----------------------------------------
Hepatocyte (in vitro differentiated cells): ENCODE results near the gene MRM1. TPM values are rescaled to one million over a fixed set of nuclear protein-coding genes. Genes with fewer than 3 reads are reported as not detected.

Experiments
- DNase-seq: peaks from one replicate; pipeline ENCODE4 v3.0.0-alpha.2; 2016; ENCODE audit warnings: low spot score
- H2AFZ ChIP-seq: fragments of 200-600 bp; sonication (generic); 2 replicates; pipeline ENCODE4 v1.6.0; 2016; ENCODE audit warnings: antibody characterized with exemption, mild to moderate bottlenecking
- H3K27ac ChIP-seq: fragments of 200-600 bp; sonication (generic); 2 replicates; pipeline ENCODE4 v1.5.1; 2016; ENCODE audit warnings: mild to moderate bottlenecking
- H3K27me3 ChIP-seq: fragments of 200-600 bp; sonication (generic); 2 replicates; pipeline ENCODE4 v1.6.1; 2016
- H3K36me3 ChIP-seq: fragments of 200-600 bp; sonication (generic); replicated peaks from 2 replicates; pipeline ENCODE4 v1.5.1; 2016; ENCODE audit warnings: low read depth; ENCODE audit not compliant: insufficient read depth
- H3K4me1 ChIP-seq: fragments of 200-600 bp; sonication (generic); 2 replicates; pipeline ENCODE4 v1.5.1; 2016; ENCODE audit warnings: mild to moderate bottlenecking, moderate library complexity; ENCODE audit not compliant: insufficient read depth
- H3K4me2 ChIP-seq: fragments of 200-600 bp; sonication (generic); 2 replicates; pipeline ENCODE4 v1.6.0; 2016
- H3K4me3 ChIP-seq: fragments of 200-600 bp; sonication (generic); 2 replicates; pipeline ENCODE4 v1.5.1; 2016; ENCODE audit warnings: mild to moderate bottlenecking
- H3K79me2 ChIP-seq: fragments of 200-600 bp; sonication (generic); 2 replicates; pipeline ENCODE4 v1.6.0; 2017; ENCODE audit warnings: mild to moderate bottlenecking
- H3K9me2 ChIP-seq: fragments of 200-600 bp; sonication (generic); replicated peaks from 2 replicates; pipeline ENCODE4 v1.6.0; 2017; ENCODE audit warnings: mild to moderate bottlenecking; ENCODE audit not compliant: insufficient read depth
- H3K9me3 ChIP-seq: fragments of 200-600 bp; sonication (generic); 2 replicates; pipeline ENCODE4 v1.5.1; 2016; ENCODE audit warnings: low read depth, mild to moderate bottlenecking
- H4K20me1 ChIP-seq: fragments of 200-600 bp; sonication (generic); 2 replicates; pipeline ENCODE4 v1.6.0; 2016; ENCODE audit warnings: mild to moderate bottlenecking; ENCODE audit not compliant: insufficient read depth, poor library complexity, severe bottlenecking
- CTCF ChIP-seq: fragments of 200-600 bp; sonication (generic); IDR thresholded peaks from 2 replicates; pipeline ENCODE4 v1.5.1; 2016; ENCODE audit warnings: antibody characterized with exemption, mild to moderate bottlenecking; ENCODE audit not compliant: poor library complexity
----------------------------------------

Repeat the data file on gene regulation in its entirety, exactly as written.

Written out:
Hepatocyte (in vitro differentiated cells): ENCODE results near the gene MRM1. TPM values are rescaled to one million over a fixed set of nuclear protein-coding genes. Genes with fewer than 3 reads are reported as not detected.

Experiments
- DNase-seq: peaks from one replicate; pipeline ENCODE4 v3.0.0-alpha.2; 2016; ENCODE audit warnings: low spot score
- H2AFZ ChIP-seq: fragments of 200-600 bp; sonication (generic); 2 replicates; pipeline ENCODE4 v1.6.0; 2016; ENCODE audit warnings: antibody characterized with exemption, mild to moderate bottlenecking
- H3K27ac ChIP-seq: fragments of 200-600 bp; sonication (generic); 2 replicates; pipeline ENCODE4 v1.5.1; 2016; ENCODE audit warnings: mild to moderate bottlenecking
- H3K27me3 ChIP-seq: fragments of 200-600 bp; sonication (generic); 2 replicates; pipeline ENCODE4 v1.6.1; 2016
- H3K36me3 ChIP-seq: fragments of 200-600 bp; sonication (generic); replicated peaks from 2 replicates; pipeline ENCODE4 v1.5.1; 2016; ENCODE audit warnings: low read depth; ENCODE audit not compliant: insufficient read depth
- H3K4me1 ChIP-seq: fragments of 200-600 bp; sonication (generic); 2 replicates; pipeline ENCODE4 v1.5.1; 2016; ENCODE audit warnings: mild to moderate bottlenecking, moderate library complexity; ENCODE audit not compliant: insufficient read depth
- H3K4me2 ChIP-seq: fragments of 200-600 bp; sonication (generic); 2 replicates; pipeline ENCODE4 v1.6.0; 2016
- H3K4me3 ChIP-seq: fragments of 200-600 bp; sonication (generic); 2 replicates; pipeline ENCODE4 v1.5.1; 2016; ENCODE audit warnings: mild to moderate bottlenecking
- H3K79me2 ChIP-seq: fragments of 200-600 bp; sonication (generic); 2 replicates; pipeline ENCODE4 v1.6.0; 2017; ENCODE audit warnings: mild to moderate bottlenecking
- H3K9me2 ChIP-seq: fragments of 200-600 bp; sonication (generic); replicated peaks from 2 replicates; pipeline ENCODE4 v1.6.0; 2017; ENCODE audit warnings: mild to moderate bottlenecking; ENCODE audit not compliant: insufficient read depth
- H3K9me3 ChIP-seq: fragments of 200-600 bp; sonication (generic); 2 replicates; pipeline ENCODE4 v1.5.1; 2016; ENCODE audit warnings: low read depth, mild to moderate bottlenecking
- H4K20me1 ChIP-seq: fragments of 200-600 bp; sonication (generic); 2 replicates; pipeline ENCODE4 v1.6.0; 2016; ENCODE audit warnings: mild to moderate bottlenecking; ENCODE audit not compliant: insufficient read depth, poor library complexity, severe bottlenecking
- CTCF ChIP-seq: fragments of 200-600 bp; sonication (generic); IDR thresholded peaks from 2 replicates; pipeline ENCODE4 v1.5.1; 2016; ENCODE audit warnings: antibody characterized with exemption, mild to moderate bottlenecking; ENCODE audit not compliant: poor library complexity